Time Out Interview

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Interview with Count Arthur Strong creator Steve Delaney
We meet the man behind the trilby-wearing variety entertainer and BBC Two star

By Michael Hodges Tue Jul 16 2013

Raconteur, master of misunderstanding, mangler of words and trilby hat wearer, Count Arthur Strong has long been a firm favourite on Radio 4 and at the Edinburgh Fringe. Now, BBC Two has realised that the aging Doncaster variety star character would make an unlikely hero in our urban metropolis.

As his new London-set television show – which is co-written by ‘Father Ted’ creator Graham Linehan, and has already been re-commissioned – attracts delight and confusion in equal measure, I met with Strong’s creator Steve Delaney to ask us how the Count came to be the way he is.

Arthur’s from up north, but the sitcom – mainly set in a caff – is very London.
‘I like the notion that he’s a fish out of water. I mean, he’d be a fish out of water in Doncaster, but the show’s cosmopolitan feel is absolutely intentional. The fact that anyone can come from anywhere and participate was something that we [Delaney and Graham Linehan] both agreed on. I like that notion. “Cheers” was a show we talked about; the café was the “Cheers” bar. I lived next door to a café like that in Brixton for about six years, which was run by a Turkish guy and his wife, his other wife and his English wife who was half-Italian. It was a really interesting café.’

Are you happy working with Graham Linehan?
‘He’s got a great track record. He’s very precise and concise about his aims, and it’s very easy to understand. I trust Graham completely and so do the BBC. In 2008 he said he’d just like to help in any way he could and we started meeting up and chatting and working out an approach – he was hugely behind it. We did do a pilot, which was based on a game show. That was a detour.’

How long did that detour last?
‘Two years.’

The sitcom is pre-watershed…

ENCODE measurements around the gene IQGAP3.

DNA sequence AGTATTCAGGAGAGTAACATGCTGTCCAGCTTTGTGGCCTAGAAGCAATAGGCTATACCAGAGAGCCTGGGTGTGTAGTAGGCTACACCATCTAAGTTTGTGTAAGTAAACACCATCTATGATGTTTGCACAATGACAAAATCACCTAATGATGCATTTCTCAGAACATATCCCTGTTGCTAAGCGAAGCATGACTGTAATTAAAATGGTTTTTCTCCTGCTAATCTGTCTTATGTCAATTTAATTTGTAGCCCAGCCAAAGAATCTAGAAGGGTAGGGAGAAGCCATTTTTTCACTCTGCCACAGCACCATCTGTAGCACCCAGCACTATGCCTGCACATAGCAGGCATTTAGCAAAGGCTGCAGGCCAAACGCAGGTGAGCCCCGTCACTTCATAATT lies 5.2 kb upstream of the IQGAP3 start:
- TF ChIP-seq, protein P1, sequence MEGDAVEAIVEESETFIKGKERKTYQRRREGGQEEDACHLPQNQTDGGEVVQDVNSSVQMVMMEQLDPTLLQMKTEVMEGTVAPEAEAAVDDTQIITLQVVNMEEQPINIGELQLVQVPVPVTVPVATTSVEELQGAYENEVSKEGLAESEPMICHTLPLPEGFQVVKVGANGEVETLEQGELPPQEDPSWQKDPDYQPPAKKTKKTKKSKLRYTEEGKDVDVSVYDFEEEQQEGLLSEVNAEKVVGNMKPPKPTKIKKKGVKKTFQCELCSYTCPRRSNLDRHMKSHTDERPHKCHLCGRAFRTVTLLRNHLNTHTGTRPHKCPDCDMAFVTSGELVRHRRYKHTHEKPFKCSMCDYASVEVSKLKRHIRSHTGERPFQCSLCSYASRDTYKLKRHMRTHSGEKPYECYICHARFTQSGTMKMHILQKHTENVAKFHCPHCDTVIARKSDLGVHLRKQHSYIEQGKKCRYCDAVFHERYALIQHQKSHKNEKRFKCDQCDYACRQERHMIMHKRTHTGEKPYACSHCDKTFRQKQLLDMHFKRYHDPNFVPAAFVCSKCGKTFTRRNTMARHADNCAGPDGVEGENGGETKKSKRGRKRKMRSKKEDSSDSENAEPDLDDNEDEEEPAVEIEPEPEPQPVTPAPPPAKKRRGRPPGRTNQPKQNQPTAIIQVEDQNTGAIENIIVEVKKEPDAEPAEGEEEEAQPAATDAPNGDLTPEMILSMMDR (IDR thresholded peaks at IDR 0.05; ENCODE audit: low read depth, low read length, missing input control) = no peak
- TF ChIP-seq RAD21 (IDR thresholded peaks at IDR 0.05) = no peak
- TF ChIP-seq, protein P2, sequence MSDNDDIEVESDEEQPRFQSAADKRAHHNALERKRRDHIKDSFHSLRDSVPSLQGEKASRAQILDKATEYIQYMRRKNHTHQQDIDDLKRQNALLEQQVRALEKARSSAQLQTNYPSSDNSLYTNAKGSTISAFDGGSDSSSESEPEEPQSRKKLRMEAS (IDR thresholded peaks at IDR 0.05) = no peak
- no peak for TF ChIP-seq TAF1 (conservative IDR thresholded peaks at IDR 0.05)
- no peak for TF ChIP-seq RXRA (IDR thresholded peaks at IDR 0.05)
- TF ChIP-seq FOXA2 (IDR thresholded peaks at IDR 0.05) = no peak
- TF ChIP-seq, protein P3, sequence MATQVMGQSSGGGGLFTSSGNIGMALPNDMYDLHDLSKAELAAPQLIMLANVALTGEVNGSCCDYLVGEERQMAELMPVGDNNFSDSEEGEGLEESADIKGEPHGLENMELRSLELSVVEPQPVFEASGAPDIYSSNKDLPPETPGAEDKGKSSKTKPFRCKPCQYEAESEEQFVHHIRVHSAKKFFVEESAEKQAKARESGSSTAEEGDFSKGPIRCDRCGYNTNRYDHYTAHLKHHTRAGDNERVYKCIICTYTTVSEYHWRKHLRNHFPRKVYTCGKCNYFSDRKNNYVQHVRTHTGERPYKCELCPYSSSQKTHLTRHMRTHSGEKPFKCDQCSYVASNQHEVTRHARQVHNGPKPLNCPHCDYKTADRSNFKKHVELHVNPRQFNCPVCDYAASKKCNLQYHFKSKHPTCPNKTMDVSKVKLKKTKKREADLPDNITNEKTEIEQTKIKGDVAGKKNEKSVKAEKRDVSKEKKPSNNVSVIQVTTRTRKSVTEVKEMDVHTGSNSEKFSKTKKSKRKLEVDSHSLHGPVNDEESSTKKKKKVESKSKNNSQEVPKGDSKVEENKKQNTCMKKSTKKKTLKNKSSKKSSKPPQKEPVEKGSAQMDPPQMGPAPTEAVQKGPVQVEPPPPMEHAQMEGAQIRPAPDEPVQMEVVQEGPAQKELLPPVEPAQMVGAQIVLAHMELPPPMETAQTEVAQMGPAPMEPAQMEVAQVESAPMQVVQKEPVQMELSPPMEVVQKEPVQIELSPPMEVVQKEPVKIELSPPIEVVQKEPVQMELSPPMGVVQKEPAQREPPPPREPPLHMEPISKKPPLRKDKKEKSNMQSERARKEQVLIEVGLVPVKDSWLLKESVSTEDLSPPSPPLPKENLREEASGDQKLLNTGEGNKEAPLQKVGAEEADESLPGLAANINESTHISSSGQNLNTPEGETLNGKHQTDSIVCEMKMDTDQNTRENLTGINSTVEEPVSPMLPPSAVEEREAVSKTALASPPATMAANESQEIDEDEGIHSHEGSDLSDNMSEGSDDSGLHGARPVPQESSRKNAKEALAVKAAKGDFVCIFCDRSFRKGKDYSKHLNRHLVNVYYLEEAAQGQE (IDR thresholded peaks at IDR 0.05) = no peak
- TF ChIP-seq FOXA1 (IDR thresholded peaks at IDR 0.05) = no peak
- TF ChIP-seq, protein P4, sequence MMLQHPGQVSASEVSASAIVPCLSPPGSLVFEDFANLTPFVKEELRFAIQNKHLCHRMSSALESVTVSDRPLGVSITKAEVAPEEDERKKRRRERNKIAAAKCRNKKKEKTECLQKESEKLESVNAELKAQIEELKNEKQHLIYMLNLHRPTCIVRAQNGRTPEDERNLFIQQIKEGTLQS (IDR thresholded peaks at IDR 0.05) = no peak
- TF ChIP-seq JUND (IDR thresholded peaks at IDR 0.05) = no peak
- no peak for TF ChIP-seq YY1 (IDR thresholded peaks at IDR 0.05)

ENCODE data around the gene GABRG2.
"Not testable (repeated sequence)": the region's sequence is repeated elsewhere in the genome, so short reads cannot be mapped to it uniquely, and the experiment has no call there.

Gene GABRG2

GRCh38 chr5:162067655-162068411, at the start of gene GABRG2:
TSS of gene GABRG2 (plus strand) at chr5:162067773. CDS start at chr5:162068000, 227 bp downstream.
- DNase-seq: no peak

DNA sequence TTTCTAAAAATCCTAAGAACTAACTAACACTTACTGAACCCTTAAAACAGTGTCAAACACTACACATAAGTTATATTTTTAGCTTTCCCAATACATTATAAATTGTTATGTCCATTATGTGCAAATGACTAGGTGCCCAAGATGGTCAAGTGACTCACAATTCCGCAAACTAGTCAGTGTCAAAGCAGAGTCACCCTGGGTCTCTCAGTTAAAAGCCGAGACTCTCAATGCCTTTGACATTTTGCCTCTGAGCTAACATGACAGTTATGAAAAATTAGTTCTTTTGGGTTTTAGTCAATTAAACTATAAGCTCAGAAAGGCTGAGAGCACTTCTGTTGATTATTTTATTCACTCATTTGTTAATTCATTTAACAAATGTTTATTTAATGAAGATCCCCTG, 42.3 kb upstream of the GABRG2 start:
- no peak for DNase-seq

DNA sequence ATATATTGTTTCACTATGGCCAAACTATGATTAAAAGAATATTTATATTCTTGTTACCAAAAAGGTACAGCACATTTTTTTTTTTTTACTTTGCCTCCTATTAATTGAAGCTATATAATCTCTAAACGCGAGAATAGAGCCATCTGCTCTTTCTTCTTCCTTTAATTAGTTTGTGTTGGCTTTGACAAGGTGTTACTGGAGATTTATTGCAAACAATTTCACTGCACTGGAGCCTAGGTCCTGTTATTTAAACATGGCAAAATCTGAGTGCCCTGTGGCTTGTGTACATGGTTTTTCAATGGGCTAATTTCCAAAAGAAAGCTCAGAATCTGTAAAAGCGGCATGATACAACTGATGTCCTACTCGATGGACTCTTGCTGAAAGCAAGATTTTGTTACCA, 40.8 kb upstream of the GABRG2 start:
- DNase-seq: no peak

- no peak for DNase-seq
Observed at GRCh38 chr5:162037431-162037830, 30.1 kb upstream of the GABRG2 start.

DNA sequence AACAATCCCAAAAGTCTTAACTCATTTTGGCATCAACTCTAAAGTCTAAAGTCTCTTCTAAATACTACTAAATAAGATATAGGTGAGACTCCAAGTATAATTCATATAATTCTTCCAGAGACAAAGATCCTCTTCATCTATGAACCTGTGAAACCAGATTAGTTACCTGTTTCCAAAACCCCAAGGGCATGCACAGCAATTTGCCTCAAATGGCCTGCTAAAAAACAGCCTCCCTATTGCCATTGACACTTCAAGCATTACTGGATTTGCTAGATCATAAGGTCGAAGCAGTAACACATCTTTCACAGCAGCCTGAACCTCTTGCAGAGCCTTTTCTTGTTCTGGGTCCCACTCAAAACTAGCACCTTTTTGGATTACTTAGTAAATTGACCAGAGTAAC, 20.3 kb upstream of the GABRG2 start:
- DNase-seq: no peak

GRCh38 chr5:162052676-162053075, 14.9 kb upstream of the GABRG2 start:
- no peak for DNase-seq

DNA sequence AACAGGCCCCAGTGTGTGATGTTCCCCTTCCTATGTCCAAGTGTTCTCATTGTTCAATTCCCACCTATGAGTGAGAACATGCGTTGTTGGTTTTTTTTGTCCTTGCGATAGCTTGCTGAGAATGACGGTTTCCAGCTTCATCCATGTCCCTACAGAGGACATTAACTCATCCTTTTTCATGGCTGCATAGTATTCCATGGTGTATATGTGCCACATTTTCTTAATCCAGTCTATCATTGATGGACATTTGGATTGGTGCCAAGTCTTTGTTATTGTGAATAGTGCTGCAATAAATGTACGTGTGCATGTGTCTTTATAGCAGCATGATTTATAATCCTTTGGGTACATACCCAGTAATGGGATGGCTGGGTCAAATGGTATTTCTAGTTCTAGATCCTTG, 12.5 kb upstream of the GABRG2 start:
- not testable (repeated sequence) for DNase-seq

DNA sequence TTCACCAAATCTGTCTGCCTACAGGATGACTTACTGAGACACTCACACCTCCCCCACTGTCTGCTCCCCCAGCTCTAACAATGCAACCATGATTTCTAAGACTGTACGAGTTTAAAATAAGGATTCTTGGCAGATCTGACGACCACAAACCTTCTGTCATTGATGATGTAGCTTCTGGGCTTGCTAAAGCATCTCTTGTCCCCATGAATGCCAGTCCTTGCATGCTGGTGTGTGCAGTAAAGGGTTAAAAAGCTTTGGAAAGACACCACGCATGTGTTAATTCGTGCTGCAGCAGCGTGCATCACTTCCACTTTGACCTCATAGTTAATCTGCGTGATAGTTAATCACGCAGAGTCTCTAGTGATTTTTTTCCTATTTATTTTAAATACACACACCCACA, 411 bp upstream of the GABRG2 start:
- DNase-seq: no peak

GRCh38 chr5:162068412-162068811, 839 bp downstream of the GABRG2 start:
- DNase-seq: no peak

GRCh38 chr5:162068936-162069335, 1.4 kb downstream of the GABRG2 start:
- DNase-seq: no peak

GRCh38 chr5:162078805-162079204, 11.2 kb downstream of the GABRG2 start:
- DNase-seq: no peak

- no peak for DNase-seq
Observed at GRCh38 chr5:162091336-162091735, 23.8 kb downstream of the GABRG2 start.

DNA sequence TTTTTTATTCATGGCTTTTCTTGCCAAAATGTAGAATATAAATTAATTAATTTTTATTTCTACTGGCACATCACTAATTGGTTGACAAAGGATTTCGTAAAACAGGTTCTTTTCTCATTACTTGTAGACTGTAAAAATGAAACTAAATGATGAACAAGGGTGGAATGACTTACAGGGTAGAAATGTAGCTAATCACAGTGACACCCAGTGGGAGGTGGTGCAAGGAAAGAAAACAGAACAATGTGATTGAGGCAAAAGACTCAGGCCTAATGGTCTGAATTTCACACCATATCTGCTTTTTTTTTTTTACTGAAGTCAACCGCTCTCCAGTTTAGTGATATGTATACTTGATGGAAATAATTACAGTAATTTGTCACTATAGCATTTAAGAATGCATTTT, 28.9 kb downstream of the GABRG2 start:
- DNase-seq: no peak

‘That’s important. When I did a live show I was very surprised that there were a lot of children who loved it. My son is nine and has grown up with it. We’ve got a very early photograph of me dressed as Arthur, he must have been about two, and he was dressed as Superman. Even at that age he didn’t have any problem with Arthur.’

Where did Arthur come from?
‘I always say Arthur’s evolved instinctively. It’s been an organic thing, a bit at a time, over the years, and it’s added up to something I’m very sure about, and I’d hate not to be quite sure about him.’

Do you think of Arthur as a sexual person?
‘I have to say he sometimes gets very flirtatious around a certain type of woman. That was one of the good things that came out of the game show. There was one contestant who, when he was around, he couldn’t tell why he was getting so flirtatious but he just was. For whatever reason it amused me because he didn’t know why he did it.’

Is Arthur just daft or is he a Doncaster Don Quixote?
‘It’s mostly selective with him. Someone who claims to be deaf can sometimes hear what they need to hear.’

Is there a real person behind Arthur?
‘My childhood neighbour in Leeds was a chief electrician at a theatre, and some of Arthur’s based on him because he was a nutter. Everybody knew him because he was completely bonkers.’

So was your Leeds childhood a goldmine for material?
‘It was just a cobbled back street really. Rows and rows of terraced houses and cobble streets. But absolutely, all those characters. I was a kid and I didn’t realise at the time that my mother was a bit agoraphobic. She used to work at home for tailors. They’d bring a dozen jackets and she’d sew the sleeve linings and the collars and cuffs, she worked till really late at night, they were always dumping stuff on her. The first thing I’d have to do when I came home from school was go and do the shopping – which I really resented. Just the conversations with the shopkeepers – they were some great characters, just very funny people.’

It wasn’t all jolly in Leeds at that time, the Ripper murders were happening…
‘They were going on. I remember hitchhiking once, getting a lift back from a lorry driver and he was quite a distinctive-looking bloke. I’ve often wondered…’




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